“Nature does not consist entirely, or even largely, of problems designed by a Grand Examiner to come out neatly in finite terms, and whatever subject we tackle the first need is to overcome timidity about approximating.”

H. and B. S. Jeffreys, Methods of Mathematical Physics, 2nd ed., Cambridge University Press, 1950, p. 8.

**Related post**: Just an approximation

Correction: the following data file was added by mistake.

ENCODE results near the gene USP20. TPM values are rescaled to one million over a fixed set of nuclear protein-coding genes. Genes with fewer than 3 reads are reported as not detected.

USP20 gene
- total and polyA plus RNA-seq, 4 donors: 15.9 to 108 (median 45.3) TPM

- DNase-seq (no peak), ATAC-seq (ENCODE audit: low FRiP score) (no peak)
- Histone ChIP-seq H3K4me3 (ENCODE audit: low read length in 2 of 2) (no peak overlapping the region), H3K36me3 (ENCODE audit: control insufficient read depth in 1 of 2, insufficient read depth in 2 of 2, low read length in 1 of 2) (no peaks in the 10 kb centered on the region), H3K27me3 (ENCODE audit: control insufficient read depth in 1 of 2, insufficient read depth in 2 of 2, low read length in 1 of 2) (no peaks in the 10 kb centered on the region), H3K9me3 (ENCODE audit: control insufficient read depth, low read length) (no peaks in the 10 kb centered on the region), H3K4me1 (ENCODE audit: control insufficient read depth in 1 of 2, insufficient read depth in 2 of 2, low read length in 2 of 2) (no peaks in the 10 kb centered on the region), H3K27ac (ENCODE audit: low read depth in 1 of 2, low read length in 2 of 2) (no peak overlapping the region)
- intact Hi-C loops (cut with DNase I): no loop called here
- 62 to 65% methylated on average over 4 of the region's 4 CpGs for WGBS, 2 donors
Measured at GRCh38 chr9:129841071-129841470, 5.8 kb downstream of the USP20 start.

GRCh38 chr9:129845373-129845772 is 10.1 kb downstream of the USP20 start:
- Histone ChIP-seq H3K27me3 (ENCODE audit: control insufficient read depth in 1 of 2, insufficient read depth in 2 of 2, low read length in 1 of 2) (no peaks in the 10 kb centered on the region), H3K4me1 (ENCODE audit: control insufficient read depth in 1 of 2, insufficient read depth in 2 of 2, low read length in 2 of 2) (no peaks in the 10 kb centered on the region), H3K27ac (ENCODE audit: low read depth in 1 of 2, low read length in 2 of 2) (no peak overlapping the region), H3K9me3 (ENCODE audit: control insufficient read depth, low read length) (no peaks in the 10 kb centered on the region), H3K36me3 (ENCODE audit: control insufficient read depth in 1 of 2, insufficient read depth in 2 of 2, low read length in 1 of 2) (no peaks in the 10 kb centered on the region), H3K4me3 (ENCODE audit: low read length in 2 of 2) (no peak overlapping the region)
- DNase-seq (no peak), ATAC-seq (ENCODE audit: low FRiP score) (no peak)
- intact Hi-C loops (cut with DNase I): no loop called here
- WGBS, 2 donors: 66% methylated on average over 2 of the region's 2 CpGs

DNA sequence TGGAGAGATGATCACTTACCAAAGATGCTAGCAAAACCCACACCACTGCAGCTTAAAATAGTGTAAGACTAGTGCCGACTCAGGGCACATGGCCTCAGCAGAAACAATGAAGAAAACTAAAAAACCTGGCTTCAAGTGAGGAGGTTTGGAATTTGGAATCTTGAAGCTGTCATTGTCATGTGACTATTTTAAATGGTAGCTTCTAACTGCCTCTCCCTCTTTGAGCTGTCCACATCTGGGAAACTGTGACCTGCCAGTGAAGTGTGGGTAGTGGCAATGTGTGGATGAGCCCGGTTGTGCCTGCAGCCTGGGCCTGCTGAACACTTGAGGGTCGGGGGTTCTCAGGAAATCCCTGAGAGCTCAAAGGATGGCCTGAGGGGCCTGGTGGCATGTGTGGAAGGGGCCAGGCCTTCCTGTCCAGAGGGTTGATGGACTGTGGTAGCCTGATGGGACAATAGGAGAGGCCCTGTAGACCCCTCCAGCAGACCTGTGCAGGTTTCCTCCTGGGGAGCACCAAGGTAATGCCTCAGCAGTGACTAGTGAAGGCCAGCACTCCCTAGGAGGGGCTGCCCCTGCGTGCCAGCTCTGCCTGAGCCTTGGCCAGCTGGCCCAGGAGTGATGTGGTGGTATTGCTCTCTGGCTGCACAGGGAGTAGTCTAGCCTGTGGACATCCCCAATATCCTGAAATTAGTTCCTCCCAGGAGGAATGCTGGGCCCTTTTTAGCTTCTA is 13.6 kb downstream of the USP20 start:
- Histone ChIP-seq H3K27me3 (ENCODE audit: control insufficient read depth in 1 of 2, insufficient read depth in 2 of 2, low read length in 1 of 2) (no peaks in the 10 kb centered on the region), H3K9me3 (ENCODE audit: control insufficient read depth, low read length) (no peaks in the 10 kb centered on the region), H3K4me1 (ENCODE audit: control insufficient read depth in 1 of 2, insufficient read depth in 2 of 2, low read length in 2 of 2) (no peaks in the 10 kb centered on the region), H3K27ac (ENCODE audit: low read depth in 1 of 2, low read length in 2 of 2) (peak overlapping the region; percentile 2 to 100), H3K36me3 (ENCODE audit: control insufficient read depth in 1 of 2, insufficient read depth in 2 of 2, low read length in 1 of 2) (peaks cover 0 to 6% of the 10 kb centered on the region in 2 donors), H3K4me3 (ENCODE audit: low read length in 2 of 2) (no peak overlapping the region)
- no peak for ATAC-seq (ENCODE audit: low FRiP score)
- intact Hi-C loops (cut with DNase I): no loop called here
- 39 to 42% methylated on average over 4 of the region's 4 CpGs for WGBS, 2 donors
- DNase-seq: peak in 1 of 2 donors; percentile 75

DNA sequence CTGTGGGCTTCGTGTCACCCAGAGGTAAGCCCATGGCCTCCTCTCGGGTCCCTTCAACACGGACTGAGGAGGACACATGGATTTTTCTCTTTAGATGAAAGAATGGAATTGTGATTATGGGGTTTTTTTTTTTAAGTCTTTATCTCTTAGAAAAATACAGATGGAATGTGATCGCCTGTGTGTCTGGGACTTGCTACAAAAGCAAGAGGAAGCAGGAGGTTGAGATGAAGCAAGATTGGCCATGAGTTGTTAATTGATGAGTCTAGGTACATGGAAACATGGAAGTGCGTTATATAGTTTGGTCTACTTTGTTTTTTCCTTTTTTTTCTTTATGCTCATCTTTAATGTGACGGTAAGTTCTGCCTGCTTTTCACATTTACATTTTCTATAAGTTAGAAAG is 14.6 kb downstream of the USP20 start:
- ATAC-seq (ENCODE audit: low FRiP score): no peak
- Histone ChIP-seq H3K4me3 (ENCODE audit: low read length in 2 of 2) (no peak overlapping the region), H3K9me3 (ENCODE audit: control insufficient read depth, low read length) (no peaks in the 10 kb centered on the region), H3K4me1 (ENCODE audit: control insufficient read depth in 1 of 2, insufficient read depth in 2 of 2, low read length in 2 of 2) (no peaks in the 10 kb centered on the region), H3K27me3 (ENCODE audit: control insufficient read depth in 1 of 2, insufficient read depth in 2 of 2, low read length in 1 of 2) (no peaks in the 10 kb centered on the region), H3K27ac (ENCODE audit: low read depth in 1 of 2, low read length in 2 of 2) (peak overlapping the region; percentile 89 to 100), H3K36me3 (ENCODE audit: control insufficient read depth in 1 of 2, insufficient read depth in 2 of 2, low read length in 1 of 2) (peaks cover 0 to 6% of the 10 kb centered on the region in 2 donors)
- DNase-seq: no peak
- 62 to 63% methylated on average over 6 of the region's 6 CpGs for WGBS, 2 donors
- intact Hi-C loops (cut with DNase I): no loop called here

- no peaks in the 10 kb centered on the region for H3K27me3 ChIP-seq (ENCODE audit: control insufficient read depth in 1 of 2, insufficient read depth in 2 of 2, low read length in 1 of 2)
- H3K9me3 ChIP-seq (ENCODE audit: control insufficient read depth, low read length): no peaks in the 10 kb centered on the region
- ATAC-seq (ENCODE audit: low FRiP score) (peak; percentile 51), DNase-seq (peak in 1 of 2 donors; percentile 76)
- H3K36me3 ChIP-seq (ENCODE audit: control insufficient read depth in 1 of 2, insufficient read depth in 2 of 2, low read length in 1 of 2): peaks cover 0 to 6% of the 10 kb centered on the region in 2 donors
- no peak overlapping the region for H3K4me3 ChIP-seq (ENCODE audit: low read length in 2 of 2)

And why stop there? Good approximations are hard; start simple. Begin, at first, to assume the answer is about 2.7. Then improve things from there.

I’m reminded from one of the best things a lecturer ever said in a physics class: “Pi is about 10.”

@Pseudonym: In some cases pi = 10 is good enough. The next refinement would be pi = sqrt(10), which is not bad.

I think in most contexts where pi=10 is good enough, pi=1 is both simpler and better.